Coronavirus Cases Begin to Drop in Key States as Deaths Continue to Rise

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After a second Coronavirus wave started in mid-June, which resulted in a recent rise in deaths, the number of new cases finally began to drop, especially in states hardest hit in this ‘second wave.’

While states like Florida, Arizona, and Texas have had a fraction of the number of nationwide deaths nationwide and were have seen far fewer deaths than states like New York, New Jersey, and Massachusetts, who combined account for almost 40% of the United State’s COVID-19 deaths, the trio, along with California, have led a three fold spike in new daily cases.

However, over the last week, all four states’ new daily cases have been on the decline. That decrease is being echoed on the national level as well.

While New York and New Jersey were hit fast and hard in the pandemic’s early days, resulting in over 48,000 deaths, almost all happening before June, Southern states were spared from the virus’s early rampage. When politicians aimed to ‘flatten the curve,’ Cuomo and Murphy oversaw the high peaked case and death curve Fauci warned us to avoid while DeSantis and Abbott avoided having their healthcare system and nursing homes overrun by patients before being able to increase hospital capacity.

Up until the start of the second wave, Texas’s daily death count hovered around 75, Florida saw an average of 40 deaths per day, and Arizona lost less than 20 lives a day. During the same period, Northern states lost nearly 1,000 lives each day.

Though the increase in cases can be partially attributed to an increase in tests, which shot up from approximately 150,000 tests a day during the first wave to over 800,000 tests each day now.

While some of the recent spike can be explained by higher testing availability, a higher percent of new tests are positive compared to the recent trough of new daily cases and deaths which spanned from early May to Mid-June. Though the recent increase in percent positive tests pale in comparison to the early days of the pandemic.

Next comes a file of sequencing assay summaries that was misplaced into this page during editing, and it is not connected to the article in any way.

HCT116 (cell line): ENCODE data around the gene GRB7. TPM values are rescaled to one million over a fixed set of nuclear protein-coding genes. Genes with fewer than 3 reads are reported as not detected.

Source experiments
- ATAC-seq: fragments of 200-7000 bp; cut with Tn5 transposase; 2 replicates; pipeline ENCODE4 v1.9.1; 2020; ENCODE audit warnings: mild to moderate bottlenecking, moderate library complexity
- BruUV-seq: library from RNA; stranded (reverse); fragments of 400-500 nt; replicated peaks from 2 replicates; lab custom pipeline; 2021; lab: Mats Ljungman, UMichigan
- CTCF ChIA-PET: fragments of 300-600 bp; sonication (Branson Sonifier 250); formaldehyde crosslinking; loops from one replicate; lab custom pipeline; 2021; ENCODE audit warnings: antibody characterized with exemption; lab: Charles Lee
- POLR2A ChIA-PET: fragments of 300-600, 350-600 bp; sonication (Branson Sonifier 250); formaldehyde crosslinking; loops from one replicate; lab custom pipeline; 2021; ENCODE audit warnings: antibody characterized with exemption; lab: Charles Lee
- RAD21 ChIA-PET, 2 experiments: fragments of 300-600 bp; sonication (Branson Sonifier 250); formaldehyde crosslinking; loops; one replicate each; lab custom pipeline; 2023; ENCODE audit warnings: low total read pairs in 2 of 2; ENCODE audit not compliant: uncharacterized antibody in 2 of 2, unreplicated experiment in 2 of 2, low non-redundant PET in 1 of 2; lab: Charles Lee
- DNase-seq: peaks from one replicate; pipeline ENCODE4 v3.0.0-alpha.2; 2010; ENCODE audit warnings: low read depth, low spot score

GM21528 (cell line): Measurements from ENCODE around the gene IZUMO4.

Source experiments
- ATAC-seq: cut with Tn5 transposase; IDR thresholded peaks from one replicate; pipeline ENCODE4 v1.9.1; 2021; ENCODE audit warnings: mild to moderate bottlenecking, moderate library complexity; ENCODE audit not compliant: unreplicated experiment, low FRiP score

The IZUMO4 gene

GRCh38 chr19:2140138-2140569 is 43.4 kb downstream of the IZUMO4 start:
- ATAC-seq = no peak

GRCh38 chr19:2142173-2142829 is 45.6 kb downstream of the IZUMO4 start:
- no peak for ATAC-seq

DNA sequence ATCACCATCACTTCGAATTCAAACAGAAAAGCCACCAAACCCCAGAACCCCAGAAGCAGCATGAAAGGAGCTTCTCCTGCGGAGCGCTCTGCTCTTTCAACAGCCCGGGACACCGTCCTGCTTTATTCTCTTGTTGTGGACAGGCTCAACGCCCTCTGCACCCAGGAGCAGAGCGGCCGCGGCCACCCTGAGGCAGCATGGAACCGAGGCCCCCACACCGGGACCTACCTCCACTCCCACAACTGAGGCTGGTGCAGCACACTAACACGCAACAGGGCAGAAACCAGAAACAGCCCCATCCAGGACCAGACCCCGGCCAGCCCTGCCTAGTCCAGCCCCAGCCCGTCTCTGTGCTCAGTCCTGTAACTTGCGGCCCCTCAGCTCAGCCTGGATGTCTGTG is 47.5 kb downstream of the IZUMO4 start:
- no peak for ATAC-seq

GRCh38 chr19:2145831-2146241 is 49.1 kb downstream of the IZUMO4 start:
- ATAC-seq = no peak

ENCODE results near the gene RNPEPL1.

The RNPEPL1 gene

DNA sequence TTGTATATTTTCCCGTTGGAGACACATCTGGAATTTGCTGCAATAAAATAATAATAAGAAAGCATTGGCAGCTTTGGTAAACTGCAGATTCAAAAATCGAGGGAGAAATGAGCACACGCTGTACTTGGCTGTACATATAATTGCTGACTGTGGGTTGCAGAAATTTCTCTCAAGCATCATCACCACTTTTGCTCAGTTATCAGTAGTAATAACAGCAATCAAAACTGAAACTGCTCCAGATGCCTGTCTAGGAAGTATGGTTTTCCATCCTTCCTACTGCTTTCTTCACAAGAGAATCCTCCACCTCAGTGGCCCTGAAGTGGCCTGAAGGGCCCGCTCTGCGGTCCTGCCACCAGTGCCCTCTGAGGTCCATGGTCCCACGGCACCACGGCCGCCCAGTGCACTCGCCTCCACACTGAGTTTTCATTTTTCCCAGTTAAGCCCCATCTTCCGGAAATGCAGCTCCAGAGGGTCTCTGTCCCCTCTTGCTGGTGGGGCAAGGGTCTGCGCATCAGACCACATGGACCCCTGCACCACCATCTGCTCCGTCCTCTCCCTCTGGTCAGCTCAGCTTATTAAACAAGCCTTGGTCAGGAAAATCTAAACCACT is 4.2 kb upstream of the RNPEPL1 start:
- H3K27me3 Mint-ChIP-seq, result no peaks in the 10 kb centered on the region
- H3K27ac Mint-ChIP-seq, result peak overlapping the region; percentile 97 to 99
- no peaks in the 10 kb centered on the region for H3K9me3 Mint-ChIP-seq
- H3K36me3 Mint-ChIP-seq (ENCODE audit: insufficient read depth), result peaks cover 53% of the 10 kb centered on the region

Nonetheless, it’s very likely, considering the lack of early testing and information gathered through antibody survey’s of hotspots like New York and California, that the supposed first wave of cases grossly unestimated the daily infections. The IHME estimates nearly 250,000 people were infected each day in late March while approximately 115,000 people are infected daily in late July. Both estimates surpass confirmed cases, but it suggests the early outbreak was more severe – case-wise – than our second wave. Because deaths are a lagging indicator it’s too early to make that call.

While recorded cases did spike, they’ve started a slow and early decline, and that decline is most evident in state identified by the media as leaders in the second wave.

Deaths, a lagging indicator, which didn’t start its climb until almost 6-weeks after cases spiked, are still rising, but that’s to be expected. Wednesday’s daily death count of 1,450 is still less than half of the high point back in April.

According to Worldometer, the 7-day rolling average of new cases is down from 69,000 to 66,000 and has remained flat and slightly on the downtrend for 2-weeks. New Florida cases peaked on July 17th with almost 12,000 and has since declined to barley 10,000 new cases. Texas followed a similar path, declining from an average of 10,000 new cases on July 15th to about 8,000 new cases today. In Arizona, that number decreased from 3,700 daily cases to 2,500 cases today, and California peaked last week with 10,250 cases and fell to a 7-week average of 9,700 cases each day today.

Both deaths and new cases appear to be cyclical. High points are usually Tuesday and Wednesday while low points are Sunday and Monday. Week over week, deaths are still ticking up, but new cases are falling.

Deaths are still rising in Florida, Texas, and Arizona, but the three states combined only make up 10.8% of COVID-19 deaths in the U.S. despite being the center of the media’s attention over the last two months.

According to IHME’s mobility estimates, American’s decreased their mobility – which means they spend less time outside, in stores, at work, etc. – by 55% between March 1st and April 9th. From there, people began returning to their normal lives. On May 1st, the first lockdown restrictions were lifted nationwide in Georgia with Texas, Florida, and Colorado soon to follow. California, where cases also spiked, were much more reluctant to lift any restrictions. But it would take over six weeks for cases to rise despite the Coronavirus incubation period only lasting 3-days before patients start showing symptoms. The spike in cases only started about two weeks after Memorial Day weekend and after millions of Americans congregated coast to coast in Black Lives Matter protests. IHME estimates our mobility was down 25% from March 1st when cases began to climb on June 17th and remained consistent over the following 6-weeks.



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